Having jump-scares in mind, the thought of whether this film should be considered scary or creepy is important to establish.  I would not necessarily say the film is scary, as jump-scares simply make one jump after a sudden shock combined with a loud music chord.  As well setup as some of these jumps may be, they are also fairly predictable and did not lead to me being kept awake later that night.  For the most part, I would say that the film is much more about establishing its creepiness, especially when focus is in and around the secluded house, which is really more of a gothic mansion.  Simple horror staples involving sound design (plenty of creakiness), effective use of the dark, and the placement of creepy toys all work in the film’s benefit, when it comes to establishing a mood.  And I am also always a fan of how a film managed to appropriately layout its geography.  Knowing how the house is setup works in keeping me intrigued as opposed to confused.  The look of the film in general is decidedly somber, which is played to the film’s benefit, even if there are some problems stemming from this.

 
One of these problems is a common issue that involves what I’m calling, “horror movie show & tell.”  This is the wonderful game that characters in this type of horror film play, where they are quick to warn someone away by using vague statements and evil stares; however, they do nothing to be more understandable, like giving clear indication as to why they need to warn outsiders of something evil afoot.  It only serves movie logic as to why characters are not being clear with one another, which tests one’s tolerance when it comes to films like this.  As the movie was fairly entertaining in more ways than just spooky atmosphere, this was not too much of an issue for me.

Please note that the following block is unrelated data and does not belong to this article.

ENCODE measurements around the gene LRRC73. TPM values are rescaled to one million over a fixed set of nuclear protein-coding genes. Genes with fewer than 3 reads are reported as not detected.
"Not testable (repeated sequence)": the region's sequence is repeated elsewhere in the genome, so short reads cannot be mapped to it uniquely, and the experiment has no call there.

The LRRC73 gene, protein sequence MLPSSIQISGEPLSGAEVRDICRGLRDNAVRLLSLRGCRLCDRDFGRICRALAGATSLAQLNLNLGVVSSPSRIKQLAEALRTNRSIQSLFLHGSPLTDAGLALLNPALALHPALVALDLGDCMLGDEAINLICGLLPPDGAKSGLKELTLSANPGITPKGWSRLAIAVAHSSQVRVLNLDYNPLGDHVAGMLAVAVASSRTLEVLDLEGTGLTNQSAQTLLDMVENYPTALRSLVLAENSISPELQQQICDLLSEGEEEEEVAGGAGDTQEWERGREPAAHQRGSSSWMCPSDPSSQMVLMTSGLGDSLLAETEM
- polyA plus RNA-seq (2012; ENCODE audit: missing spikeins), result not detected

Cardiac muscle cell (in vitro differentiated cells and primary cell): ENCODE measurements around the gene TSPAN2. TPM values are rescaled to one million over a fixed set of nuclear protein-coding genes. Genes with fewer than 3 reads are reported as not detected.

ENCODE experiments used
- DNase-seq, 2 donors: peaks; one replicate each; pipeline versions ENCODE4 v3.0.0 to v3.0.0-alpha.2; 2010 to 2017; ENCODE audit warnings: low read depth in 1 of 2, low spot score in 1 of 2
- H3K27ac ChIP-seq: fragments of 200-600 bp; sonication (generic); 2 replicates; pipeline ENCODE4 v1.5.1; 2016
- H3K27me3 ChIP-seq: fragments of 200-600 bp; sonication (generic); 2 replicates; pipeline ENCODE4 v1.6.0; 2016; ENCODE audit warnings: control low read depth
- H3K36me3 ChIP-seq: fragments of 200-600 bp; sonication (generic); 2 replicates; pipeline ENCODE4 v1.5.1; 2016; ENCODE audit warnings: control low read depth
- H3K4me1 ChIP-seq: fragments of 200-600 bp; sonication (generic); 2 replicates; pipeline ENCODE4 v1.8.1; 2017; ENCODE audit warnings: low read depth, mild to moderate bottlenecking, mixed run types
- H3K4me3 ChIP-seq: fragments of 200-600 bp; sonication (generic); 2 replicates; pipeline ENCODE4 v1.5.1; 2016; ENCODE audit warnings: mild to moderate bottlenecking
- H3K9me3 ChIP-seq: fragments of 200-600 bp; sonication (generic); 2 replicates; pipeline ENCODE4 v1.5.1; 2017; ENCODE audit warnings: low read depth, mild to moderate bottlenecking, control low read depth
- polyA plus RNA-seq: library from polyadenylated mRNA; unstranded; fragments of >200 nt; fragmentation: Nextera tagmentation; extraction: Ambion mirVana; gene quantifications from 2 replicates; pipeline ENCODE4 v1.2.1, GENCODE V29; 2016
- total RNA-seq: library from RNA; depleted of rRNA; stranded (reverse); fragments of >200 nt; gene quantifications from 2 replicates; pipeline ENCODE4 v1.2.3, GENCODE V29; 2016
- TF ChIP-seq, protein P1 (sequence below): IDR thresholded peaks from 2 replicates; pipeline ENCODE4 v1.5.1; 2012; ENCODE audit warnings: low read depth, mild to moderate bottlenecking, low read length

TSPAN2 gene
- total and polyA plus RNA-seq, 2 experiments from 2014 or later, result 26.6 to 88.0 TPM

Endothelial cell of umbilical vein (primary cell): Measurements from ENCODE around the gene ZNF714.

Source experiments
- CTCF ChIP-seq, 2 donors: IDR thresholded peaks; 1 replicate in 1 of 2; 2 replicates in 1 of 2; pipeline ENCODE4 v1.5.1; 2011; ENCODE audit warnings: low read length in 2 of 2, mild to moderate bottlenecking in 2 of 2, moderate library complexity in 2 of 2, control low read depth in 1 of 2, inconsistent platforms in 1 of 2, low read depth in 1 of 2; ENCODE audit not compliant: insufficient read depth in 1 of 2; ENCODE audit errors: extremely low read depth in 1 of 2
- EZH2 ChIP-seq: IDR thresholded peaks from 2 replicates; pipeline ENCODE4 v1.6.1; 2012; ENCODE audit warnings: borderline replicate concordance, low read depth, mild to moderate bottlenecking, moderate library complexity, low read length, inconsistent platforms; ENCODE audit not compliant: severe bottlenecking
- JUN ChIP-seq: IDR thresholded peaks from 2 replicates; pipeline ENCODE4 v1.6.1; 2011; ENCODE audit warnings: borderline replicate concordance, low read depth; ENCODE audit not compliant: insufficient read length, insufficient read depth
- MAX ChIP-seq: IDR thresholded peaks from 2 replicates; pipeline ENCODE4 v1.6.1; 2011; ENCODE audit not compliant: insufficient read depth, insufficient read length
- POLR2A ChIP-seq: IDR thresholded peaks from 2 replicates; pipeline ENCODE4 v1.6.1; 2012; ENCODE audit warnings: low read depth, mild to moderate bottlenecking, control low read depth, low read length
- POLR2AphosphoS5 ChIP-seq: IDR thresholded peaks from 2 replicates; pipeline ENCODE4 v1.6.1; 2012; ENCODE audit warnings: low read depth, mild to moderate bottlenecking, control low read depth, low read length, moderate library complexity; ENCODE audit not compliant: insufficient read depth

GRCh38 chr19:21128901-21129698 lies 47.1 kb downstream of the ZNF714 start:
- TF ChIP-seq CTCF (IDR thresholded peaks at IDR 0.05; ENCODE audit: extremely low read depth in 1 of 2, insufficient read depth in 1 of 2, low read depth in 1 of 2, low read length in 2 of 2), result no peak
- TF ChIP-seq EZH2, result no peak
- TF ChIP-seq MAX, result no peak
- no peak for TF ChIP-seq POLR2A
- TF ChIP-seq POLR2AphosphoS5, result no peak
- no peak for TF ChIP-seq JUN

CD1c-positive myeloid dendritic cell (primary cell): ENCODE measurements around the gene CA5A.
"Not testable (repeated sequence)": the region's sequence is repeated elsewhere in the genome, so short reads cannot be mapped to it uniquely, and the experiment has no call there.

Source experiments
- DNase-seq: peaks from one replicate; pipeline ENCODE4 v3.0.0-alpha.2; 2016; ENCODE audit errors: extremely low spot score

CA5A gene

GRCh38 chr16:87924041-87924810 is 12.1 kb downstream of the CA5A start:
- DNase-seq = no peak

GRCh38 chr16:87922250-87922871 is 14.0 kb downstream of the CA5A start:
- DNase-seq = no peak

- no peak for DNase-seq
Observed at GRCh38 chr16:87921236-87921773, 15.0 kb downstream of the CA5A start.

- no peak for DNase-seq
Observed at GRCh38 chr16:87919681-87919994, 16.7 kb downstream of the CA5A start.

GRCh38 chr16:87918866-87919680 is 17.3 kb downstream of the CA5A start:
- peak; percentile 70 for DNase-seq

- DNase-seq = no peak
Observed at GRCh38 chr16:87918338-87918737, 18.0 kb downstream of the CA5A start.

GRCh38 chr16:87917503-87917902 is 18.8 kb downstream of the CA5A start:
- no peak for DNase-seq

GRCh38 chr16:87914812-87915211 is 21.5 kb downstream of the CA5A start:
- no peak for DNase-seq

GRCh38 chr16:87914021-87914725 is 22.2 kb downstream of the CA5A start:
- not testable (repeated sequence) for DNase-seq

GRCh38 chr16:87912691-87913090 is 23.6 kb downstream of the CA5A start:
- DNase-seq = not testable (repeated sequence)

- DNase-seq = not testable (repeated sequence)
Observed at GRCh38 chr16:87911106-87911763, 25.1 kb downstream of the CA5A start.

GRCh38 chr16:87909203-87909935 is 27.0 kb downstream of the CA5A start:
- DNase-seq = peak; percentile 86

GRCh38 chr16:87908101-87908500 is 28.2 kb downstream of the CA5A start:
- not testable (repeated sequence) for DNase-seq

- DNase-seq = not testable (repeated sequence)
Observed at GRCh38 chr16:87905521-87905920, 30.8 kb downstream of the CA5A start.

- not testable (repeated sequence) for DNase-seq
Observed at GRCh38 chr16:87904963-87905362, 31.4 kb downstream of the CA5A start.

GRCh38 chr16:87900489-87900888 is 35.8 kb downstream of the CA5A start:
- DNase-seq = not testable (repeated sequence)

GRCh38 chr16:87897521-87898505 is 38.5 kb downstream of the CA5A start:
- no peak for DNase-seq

The cast here is quite small (a step up from the stage play, which only has two actors), but all have the appropriate look of countryside villagers.  Two significant roles belong to Ciaran Hinds (a character actor I quite like) as Sam Daily, who has a significant supporting role, and Janet McTeer, who portrays Mrs. Daily.  Again, as my title implies, the film’s screentime is almost entirely based around Daniel Radcliffe, who is given a pretty dramatic role to portray.  It is slightly unfortunate that he comes up a bit short here, which is not to the fault of his acting ability and more due to his boyishness.  The character of Mr. Kipps is supposed to be young, yes, but Radcliffe doesn’t quite have the authority needed to be this person.  This is especially apparent when watching him interact with his son, but fortunately the film mostly relies on Mr. Kipps reacting to the spooky occurrences happening around him.  The roles both requires a filler persona to see scary things, but also one that can create empathy, and only one of those things is realized more believably.  Issues aside, Radcliffe certainly doesn’t embarrass himself and I look forward to seeing his post-Potter career.
 

The Woman In Black works.  I would not say it is a standout horror film for the ages, but it gets what it is trying to do right.  Production design is very important in a film like this for the sake of atmosphere and I think it is handled very appropriately.  The somber mood (and I have not emphasized enough how depressing the subject matter really is) and deliberate pacing takes a bit of an adjustment, but as the film got going, I got more into it.  It is a satisfying horror film overall and I would be happy to see more modern Hammer Horror films such as this one.
Arthur Kipps:  She’s there, trying to reach me.